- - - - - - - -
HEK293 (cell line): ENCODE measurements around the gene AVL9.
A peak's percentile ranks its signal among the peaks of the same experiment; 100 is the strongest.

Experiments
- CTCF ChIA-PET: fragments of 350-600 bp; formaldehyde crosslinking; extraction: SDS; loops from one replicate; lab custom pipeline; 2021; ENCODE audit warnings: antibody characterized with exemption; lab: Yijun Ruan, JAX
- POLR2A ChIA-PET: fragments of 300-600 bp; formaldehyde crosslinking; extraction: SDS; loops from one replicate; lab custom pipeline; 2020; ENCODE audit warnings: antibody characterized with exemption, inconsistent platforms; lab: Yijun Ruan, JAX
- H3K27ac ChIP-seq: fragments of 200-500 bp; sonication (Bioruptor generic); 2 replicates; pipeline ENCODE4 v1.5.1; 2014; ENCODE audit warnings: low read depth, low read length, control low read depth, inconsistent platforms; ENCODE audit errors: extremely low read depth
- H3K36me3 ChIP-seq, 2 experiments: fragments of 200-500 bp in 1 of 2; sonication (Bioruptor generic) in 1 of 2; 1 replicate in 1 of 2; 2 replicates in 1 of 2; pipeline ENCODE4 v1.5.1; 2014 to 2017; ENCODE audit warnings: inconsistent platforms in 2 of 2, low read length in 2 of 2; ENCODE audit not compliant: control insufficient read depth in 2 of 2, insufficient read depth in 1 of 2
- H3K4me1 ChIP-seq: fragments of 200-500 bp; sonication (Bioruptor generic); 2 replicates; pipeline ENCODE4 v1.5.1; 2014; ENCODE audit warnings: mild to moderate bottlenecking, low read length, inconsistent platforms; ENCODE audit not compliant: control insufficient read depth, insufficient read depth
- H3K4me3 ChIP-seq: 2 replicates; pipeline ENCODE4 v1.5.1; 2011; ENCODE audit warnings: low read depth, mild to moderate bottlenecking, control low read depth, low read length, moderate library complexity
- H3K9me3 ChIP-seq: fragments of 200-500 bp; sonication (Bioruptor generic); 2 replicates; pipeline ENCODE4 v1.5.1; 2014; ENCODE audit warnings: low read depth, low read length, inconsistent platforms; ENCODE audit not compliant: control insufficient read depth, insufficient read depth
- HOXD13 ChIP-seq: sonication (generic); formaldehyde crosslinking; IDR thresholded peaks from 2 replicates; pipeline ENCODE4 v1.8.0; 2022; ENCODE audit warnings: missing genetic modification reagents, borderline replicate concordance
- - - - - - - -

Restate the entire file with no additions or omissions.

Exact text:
HEK293 (cell line): ENCODE measurements around the gene AVL9.
A peak's percentile ranks its signal among the peaks of the same experiment; 100 is the strongest.

Experiments
- CTCF ChIA-PET: fragments of 350-600 bp; formaldehyde crosslinking; extraction: SDS; loops from one replicate; lab custom pipeline; 2021; ENCODE audit warnings: antibody characterized with exemption; lab: Yijun Ruan, JAX
- POLR2A ChIA-PET: fragments of 300-600 bp; formaldehyde crosslinking; extraction: SDS; loops from one replicate; lab custom pipeline; 2020; ENCODE audit warnings: antibody characterized with exemption, inconsistent platforms; lab: Yijun Ruan, JAX
- H3K27ac ChIP-seq: fragments of 200-500 bp; sonication (Bioruptor generic); 2 replicates; pipeline ENCODE4 v1.5.1; 2014; ENCODE audit warnings: low read depth, low read length, control low read depth, inconsistent platforms; ENCODE audit errors: extremely low read depth
- H3K36me3 ChIP-seq, 2 experiments: fragments of 200-500 bp in 1 of 2; sonication (Bioruptor generic) in 1 of 2; 1 replicate in 1 of 2; 2 replicates in 1 of 2; pipeline ENCODE4 v1.5.1; 2014 to 2017; ENCODE audit warnings: inconsistent platforms in 2 of 2, low read length in 2 of 2; ENCODE audit not compliant: control insufficient read depth in 2 of 2, insufficient read depth in 1 of 2
- H3K4me1 ChIP-seq: fragments of 200-500 bp; sonication (Bioruptor generic); 2 replicates; pipeline ENCODE4 v1.5.1; 2014; ENCODE audit warnings: mild to moderate bottlenecking, low read length, inconsistent platforms; ENCODE audit not compliant: control insufficient read depth, insufficient read depth
- H3K4me3 ChIP-seq: 2 replicates; pipeline ENCODE4 v1.5.1; 2011; ENCODE audit warnings: low read depth, mild to moderate bottlenecking, control low read depth, low read length, moderate library complexity
- H3K9me3 ChIP-seq: fragments of 200-500 bp; sonication (Bioruptor generic); 2 replicates; pipeline ENCODE4 v1.5.1; 2014; ENCODE audit warnings: low read depth, low read length, inconsistent platforms; ENCODE audit not compliant: control insufficient read depth, insufficient read depth
- HOXD13 ChIP-seq: sonication (generic); formaldehyde crosslinking; IDR thresholded peaks from 2 replicates; pipeline ENCODE4 v1.8.0; 2022; ENCODE audit warnings: missing genetic modification reagents, borderline replicate concordance